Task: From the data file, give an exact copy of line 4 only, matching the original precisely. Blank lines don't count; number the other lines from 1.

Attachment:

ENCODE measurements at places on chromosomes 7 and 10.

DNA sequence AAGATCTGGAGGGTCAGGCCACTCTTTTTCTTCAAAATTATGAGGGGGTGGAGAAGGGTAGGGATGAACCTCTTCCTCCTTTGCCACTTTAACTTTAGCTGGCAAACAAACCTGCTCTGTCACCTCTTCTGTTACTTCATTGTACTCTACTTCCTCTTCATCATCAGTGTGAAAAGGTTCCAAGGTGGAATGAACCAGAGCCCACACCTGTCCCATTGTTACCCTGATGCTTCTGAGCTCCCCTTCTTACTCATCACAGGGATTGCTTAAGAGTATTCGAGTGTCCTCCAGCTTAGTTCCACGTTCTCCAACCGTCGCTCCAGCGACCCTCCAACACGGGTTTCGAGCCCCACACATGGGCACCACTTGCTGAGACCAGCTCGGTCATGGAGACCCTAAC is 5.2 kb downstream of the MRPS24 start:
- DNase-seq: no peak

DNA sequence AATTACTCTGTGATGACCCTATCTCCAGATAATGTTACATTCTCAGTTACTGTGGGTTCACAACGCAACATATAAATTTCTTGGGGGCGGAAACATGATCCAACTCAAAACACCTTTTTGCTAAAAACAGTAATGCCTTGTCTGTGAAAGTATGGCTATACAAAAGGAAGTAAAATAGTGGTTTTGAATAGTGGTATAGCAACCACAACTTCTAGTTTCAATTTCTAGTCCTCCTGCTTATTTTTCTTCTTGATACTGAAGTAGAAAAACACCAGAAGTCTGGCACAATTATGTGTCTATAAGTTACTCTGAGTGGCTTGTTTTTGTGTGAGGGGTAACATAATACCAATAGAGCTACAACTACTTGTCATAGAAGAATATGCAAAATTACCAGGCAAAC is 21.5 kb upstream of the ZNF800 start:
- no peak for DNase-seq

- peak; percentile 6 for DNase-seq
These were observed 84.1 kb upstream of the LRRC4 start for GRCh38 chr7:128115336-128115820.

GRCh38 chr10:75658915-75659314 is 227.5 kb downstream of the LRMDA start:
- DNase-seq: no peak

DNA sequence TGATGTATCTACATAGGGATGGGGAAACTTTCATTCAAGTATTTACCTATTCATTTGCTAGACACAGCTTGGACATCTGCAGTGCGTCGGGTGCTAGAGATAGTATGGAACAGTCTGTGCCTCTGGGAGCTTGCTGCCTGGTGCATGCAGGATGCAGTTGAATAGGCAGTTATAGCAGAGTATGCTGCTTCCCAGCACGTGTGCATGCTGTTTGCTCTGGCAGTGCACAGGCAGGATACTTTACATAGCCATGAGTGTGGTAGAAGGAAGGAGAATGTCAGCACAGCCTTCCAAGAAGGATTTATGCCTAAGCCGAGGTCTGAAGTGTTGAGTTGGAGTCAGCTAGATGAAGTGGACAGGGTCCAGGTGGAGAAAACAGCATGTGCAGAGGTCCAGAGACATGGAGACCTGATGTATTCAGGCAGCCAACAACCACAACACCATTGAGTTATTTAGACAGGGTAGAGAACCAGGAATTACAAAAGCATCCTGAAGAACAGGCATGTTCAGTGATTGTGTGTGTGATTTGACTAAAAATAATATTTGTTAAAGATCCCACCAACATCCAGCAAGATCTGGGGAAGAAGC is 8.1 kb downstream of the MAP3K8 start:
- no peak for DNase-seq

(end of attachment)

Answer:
DNA sequence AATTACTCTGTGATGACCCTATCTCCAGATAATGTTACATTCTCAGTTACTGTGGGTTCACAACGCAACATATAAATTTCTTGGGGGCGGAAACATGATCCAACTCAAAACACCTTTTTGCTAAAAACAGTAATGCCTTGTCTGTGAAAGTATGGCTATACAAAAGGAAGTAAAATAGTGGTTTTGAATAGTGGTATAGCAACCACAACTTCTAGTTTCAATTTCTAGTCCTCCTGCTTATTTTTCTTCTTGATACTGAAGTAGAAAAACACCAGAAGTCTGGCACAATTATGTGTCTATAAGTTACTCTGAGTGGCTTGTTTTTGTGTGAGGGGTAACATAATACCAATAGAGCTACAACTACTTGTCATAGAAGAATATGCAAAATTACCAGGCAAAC is 21.5 kb upstream of the ZNF800 start: